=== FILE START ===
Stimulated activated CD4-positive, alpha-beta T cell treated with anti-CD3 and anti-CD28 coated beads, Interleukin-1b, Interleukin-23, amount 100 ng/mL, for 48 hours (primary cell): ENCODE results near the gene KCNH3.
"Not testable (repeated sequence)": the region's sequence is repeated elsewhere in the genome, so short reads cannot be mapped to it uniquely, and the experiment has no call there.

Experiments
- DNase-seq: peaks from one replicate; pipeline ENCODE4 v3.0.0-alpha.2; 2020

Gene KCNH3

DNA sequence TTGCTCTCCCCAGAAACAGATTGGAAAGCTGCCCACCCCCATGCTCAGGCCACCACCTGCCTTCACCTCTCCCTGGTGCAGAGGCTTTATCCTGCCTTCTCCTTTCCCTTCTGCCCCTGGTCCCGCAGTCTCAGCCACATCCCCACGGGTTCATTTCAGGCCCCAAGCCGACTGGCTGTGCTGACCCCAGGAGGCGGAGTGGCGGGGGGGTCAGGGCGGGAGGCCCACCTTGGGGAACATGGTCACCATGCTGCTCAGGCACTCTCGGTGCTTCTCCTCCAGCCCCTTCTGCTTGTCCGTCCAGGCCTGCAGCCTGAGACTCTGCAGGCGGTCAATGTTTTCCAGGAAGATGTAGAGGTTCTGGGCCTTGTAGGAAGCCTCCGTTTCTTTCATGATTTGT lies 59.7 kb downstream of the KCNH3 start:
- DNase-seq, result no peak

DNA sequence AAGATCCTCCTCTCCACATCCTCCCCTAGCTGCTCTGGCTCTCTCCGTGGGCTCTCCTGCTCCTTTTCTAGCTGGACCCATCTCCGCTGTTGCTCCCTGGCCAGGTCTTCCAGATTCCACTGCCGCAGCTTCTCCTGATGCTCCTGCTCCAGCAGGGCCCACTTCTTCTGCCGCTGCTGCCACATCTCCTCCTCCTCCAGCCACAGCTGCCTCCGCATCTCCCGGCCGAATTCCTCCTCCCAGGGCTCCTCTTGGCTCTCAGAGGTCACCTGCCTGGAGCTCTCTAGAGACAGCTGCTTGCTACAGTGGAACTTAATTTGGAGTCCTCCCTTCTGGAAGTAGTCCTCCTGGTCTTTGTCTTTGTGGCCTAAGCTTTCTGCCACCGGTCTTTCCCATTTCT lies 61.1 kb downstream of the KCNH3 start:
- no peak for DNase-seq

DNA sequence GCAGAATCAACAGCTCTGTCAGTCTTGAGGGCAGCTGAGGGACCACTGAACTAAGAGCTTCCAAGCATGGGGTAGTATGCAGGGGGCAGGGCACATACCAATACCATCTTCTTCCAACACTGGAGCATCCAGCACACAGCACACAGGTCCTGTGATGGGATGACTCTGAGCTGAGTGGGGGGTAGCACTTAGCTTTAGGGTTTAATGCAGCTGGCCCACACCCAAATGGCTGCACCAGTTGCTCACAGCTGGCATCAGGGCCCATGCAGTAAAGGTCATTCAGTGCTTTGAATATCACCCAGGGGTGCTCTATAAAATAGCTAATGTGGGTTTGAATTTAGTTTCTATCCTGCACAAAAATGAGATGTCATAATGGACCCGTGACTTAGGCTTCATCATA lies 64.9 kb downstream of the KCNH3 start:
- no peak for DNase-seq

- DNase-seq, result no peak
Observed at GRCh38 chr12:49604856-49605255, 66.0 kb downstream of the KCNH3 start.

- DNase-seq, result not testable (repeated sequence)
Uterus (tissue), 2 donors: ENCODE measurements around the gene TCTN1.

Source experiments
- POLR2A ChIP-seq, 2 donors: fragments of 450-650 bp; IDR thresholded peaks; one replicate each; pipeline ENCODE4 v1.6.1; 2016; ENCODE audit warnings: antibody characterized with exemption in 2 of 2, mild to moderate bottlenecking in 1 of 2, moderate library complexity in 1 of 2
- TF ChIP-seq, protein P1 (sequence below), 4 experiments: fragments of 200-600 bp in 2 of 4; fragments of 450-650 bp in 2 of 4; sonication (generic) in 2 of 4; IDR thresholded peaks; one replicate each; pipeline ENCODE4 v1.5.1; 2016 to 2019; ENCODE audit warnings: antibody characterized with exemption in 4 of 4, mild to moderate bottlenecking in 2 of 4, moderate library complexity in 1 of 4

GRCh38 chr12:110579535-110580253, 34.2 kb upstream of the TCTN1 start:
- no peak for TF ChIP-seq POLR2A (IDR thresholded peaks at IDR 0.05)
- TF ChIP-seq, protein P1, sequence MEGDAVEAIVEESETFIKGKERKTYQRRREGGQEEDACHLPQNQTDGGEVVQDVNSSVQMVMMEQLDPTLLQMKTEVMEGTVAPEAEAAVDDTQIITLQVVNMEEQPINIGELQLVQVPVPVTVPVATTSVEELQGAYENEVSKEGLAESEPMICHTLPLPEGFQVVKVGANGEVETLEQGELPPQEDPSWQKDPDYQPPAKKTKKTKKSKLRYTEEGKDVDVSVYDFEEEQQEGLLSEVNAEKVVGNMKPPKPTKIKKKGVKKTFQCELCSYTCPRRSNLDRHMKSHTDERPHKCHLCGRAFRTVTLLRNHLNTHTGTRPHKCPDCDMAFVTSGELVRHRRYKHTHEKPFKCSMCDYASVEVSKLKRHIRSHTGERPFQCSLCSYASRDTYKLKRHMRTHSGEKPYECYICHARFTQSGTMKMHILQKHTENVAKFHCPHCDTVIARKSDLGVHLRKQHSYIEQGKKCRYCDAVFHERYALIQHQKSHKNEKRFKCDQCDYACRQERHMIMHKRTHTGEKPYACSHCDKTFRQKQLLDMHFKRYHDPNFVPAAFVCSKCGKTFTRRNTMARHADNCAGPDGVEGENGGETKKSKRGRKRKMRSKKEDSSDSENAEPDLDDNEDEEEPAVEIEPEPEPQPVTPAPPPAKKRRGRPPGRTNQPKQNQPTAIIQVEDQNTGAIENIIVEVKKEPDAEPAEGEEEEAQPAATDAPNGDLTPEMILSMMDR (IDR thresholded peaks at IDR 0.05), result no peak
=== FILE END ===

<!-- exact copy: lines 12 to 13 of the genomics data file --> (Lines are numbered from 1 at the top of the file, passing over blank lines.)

- DNase-seq, result no peak
Observed at GRCh38 chr12:49604856-49605255, 66.0 kb downstream of the KCNH3 start.